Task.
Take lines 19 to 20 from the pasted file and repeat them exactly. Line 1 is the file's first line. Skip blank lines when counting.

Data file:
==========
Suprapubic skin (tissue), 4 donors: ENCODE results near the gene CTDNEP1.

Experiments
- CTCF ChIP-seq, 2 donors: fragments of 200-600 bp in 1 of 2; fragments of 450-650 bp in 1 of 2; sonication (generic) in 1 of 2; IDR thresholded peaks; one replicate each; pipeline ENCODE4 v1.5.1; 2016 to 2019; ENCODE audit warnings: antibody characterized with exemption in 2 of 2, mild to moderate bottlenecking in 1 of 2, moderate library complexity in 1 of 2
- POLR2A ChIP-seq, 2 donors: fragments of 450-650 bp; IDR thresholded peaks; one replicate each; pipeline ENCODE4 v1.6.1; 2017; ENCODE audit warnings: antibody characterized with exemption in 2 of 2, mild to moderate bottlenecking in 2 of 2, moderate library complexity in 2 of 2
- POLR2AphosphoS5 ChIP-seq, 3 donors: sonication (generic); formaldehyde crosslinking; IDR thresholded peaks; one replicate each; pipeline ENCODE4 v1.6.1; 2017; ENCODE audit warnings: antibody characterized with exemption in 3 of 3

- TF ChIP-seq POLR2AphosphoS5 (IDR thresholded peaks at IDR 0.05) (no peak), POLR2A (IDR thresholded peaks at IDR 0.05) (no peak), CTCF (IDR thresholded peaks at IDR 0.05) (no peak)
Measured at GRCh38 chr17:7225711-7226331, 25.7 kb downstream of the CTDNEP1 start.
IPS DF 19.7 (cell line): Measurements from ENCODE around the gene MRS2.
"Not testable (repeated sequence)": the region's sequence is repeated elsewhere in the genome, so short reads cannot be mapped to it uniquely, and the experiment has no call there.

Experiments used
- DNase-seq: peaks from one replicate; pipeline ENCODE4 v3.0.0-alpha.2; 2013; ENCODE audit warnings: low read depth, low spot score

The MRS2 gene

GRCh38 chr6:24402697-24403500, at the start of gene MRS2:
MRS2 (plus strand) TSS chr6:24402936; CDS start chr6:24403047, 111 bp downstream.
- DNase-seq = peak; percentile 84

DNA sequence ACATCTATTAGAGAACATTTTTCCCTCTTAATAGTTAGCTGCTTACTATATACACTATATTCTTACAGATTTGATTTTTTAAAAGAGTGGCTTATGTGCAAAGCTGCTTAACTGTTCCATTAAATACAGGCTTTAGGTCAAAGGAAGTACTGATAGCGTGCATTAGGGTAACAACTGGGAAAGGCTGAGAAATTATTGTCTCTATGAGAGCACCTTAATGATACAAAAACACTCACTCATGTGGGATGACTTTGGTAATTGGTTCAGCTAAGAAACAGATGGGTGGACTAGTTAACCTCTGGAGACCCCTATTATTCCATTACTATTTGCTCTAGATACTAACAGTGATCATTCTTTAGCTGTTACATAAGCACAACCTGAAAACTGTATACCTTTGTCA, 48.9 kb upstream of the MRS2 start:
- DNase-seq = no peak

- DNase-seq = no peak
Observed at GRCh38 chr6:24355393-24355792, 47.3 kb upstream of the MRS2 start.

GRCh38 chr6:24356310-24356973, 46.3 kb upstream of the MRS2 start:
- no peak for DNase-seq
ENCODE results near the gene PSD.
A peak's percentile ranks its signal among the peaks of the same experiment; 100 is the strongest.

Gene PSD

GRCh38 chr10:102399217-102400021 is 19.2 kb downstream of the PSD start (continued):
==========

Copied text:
Observed at GRCh38 chr6:24355393-24355792, 47.3 kb upstream of the MRS2 start.

GRCh38 chr6:24356310-24356973, 46.3 kb upstream of the MRS2 start: